Tesla Is Exciting Again, But for the Wrong Reasons
(Bloomberg Opinion) -- Tesla Inc. hasn’t offered a ride this wild in almost five years.
Volatility in the electric carmaker’s stock has been rising since the spring, but really spiked in the past month or so. Relative to the Nasdaq Composite, it’s back at levels last seen in early 2014:
The reasons, however, are entirely different. Back then, there was a frenzy of excitement about the Model S sedan, which had scored plaudit after plaudit in 2013. Wall Street analysts began to raise their target prices by multiples, and the stock went from less than $50 in April 2013 to more than $250 by the following March.
For much of the period since then, apart from a surge in early 2017 centered on the imminent launch of the Model 3, the stock has tended to trade sideways, with volatility easing.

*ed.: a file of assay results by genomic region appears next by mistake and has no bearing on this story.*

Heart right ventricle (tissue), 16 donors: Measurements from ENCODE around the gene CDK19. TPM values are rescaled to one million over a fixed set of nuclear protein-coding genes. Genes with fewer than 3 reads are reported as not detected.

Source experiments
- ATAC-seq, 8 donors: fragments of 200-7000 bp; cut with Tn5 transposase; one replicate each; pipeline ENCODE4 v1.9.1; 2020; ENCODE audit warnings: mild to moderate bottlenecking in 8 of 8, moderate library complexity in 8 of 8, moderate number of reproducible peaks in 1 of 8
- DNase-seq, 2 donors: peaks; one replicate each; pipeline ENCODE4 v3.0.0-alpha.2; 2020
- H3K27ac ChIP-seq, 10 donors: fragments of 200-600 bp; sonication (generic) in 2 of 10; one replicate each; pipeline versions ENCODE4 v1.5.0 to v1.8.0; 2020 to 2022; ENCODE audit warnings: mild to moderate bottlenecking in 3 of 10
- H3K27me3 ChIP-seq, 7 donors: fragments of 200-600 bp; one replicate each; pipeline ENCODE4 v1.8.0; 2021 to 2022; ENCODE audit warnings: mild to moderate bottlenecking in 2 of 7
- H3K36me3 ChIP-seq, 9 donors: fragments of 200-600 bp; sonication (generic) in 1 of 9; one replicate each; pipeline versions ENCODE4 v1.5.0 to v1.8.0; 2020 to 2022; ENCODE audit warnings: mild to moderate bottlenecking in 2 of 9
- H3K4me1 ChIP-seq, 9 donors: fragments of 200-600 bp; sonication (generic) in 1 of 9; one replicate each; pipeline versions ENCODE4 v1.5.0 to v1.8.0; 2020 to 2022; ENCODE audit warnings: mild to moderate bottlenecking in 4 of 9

The current excitement, unfortunately, doesn’t center on the cars. Rather, the antics of CEO Elon Musk now provide regular jolts, the latest being Thursday night’s unforced error of taunting tweets against the Securities and Exchange Commission less than a week after reaching a provisional settlement over — what else? — other tweets. The stock duly took another lurch lower on Friday morning, down 4.5 percent. Nearly all of Monday’s 17 percent relief rally on the back of that settlement has now been erased. The only thing Tesla’s disrupting right now is investors’ sleep.
This column does not necessarily reflect the opinion of the editorial board or Bloomberg LP and its owners.
Liam Denning is a Bloomberg Opinion columnist covering energy, mining and commodities. He previously was editor of the Wall Street Journal's Heard on the Street column and wrote for the Financial Times' Lex column. He was also an investment banker.
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